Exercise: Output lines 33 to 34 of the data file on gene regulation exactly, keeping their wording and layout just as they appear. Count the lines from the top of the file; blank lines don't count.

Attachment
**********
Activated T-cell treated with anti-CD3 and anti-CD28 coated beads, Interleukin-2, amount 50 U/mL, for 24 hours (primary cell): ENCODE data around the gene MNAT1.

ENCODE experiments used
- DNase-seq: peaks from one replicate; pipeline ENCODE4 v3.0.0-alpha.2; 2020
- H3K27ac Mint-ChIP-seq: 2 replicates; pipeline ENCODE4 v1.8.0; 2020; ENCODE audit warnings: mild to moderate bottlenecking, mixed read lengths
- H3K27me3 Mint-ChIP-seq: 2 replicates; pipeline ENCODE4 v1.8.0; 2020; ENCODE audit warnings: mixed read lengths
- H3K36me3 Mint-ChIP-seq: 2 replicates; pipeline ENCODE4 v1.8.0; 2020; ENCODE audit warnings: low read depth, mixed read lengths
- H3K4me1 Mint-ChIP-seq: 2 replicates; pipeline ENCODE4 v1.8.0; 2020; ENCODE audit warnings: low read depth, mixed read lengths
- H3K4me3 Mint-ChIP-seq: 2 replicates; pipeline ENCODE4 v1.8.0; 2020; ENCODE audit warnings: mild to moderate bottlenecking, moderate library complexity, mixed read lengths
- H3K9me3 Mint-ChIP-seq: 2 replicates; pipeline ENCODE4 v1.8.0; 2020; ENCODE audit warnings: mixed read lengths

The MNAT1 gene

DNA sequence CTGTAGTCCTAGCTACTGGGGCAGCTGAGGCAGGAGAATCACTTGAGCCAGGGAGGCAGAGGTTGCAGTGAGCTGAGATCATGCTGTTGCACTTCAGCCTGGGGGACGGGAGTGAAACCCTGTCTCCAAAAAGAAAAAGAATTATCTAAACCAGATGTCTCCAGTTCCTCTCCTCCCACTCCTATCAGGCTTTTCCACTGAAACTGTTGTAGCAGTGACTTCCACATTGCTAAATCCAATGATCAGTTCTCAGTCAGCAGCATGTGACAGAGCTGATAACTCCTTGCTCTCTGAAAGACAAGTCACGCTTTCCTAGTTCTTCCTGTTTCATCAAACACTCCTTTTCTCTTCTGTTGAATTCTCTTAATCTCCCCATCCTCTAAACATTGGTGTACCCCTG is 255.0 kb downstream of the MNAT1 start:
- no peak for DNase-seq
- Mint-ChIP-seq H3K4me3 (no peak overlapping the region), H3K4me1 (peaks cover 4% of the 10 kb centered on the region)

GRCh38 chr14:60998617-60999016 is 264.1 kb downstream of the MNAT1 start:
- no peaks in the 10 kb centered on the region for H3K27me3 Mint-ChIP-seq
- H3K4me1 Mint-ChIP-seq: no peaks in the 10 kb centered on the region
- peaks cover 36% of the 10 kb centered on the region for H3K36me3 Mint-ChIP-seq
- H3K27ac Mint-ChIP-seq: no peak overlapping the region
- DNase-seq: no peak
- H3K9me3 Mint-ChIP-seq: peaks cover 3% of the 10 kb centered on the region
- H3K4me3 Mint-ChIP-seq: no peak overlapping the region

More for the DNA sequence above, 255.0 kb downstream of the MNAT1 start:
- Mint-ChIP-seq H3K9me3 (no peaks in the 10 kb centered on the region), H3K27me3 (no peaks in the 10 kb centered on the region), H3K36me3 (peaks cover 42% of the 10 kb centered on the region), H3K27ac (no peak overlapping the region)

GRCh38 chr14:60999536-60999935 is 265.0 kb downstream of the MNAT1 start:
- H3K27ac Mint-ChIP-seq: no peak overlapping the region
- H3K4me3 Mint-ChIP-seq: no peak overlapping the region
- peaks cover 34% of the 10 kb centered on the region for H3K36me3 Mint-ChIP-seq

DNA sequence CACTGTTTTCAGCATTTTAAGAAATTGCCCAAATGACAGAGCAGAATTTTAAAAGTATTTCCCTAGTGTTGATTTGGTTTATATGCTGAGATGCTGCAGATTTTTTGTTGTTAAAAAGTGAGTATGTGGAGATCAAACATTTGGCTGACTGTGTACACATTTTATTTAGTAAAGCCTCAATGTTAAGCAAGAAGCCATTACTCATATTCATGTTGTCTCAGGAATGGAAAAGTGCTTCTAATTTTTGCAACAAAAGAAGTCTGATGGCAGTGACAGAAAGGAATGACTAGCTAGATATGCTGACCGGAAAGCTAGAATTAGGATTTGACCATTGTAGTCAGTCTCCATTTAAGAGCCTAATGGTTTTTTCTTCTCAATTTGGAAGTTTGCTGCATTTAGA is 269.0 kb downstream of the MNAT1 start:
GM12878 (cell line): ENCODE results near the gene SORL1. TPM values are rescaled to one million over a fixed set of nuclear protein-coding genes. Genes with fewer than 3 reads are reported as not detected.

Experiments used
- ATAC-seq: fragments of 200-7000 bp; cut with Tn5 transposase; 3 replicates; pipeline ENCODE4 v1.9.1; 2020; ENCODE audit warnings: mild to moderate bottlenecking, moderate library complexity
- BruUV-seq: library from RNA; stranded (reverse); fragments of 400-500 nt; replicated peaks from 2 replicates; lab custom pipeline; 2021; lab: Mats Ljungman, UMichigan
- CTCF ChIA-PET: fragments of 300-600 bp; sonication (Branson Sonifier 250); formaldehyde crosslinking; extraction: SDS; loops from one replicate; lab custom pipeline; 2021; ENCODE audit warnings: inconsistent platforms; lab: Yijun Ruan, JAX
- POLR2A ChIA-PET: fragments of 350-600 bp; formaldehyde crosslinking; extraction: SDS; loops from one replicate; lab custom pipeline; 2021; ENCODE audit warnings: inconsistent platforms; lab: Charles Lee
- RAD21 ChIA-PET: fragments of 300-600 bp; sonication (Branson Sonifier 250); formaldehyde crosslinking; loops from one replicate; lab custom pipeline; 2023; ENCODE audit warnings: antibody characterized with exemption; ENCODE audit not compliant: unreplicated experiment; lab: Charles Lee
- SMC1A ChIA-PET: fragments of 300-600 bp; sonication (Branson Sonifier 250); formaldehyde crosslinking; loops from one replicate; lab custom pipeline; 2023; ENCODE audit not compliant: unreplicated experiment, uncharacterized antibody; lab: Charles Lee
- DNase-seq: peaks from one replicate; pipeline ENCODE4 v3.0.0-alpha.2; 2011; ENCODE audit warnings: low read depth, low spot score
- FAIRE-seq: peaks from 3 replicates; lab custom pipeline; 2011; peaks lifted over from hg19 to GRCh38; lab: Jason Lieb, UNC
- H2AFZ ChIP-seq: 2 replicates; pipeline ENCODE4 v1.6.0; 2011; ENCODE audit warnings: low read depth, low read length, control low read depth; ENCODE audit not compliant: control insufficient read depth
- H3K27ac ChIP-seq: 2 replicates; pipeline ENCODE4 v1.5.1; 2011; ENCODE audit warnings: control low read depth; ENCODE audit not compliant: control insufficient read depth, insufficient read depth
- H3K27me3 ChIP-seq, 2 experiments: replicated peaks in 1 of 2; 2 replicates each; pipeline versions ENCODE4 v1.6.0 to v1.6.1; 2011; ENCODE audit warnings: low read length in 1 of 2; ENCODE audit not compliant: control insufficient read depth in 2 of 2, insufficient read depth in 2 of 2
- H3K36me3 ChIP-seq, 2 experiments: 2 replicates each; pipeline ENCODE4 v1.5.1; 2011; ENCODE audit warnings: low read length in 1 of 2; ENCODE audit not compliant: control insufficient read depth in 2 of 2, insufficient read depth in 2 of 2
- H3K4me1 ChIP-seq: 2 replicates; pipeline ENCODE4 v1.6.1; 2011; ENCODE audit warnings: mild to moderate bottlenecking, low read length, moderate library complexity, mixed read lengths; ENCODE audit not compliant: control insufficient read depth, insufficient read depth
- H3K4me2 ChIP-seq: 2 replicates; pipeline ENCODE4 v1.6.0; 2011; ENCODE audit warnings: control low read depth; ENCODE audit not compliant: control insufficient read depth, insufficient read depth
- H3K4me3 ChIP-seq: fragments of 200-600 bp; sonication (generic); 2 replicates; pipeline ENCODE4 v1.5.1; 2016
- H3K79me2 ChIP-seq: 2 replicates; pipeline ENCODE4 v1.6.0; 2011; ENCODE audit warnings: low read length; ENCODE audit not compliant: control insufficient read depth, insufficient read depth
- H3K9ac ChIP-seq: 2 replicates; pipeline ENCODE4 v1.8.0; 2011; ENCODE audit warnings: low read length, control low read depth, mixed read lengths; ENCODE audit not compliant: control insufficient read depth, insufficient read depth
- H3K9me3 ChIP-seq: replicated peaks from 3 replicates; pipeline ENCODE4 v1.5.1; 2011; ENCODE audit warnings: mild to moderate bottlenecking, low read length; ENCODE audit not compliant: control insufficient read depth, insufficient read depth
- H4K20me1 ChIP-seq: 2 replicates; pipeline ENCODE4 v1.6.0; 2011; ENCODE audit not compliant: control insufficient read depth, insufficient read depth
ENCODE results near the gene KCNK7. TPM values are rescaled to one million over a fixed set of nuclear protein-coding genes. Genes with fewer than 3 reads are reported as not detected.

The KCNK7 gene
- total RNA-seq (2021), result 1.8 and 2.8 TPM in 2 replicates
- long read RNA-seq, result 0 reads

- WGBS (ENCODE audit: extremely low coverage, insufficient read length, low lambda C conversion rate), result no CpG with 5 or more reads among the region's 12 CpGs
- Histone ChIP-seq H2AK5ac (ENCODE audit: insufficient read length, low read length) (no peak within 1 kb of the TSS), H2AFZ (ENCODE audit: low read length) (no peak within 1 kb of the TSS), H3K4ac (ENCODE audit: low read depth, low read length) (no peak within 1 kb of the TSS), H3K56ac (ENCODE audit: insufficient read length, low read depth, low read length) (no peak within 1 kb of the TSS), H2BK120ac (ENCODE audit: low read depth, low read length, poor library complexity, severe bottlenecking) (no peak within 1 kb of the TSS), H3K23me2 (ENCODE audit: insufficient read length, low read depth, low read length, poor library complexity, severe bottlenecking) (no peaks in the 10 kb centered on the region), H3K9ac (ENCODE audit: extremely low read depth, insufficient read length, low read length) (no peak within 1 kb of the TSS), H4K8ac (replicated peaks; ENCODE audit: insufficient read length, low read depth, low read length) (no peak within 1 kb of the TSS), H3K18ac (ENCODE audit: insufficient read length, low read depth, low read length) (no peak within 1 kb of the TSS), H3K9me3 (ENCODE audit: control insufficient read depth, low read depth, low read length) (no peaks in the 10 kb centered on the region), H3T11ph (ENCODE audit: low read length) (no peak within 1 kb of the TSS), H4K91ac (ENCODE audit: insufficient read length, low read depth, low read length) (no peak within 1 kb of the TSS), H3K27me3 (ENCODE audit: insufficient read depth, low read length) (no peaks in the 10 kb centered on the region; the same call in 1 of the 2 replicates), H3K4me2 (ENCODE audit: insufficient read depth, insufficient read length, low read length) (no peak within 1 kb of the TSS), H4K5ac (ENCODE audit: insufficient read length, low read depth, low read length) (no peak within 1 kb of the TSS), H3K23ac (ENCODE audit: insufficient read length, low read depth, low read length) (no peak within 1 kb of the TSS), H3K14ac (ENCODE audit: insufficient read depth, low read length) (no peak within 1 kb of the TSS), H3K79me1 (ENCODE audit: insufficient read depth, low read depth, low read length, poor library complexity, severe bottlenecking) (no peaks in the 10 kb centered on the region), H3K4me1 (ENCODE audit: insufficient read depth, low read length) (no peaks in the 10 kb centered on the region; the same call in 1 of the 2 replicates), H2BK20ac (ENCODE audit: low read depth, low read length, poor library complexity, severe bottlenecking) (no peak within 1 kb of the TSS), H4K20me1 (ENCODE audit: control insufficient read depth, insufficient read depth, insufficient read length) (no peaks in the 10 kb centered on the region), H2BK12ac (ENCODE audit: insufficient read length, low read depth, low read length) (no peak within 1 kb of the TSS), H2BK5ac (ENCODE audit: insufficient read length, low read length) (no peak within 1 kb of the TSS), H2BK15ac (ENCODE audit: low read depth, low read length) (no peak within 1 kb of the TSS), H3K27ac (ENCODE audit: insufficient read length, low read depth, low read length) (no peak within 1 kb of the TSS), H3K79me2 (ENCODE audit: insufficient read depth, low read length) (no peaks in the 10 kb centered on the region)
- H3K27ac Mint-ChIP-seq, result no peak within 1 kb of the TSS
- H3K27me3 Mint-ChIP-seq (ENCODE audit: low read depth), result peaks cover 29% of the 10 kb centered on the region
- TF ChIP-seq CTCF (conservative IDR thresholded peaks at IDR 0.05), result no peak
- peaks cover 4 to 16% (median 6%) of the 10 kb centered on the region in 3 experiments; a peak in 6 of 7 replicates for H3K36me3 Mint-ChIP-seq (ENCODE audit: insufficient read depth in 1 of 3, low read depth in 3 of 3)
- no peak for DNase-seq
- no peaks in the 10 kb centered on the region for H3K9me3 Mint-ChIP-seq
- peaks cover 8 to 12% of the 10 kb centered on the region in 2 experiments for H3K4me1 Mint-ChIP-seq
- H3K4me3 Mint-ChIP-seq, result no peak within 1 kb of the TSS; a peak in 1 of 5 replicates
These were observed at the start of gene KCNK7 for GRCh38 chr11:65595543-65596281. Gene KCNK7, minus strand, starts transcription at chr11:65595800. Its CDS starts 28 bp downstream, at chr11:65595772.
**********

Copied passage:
- CTCF ChIA-PET: fragments of 300-600 bp; sonication (Branson Sonifier 250); formaldehyde crosslinking; extraction: SDS; loops from one replicate; lab custom pipeline; 2021; ENCODE audit warnings: inconsistent platforms; lab: Yijun Ruan, JAX
- POLR2A ChIA-PET: fragments of 350-600 bp; formaldehyde crosslinking; extraction: SDS; loops from one replicate; lab custom pipeline; 2021; ENCODE audit warnings: inconsistent platforms; lab: Charles Lee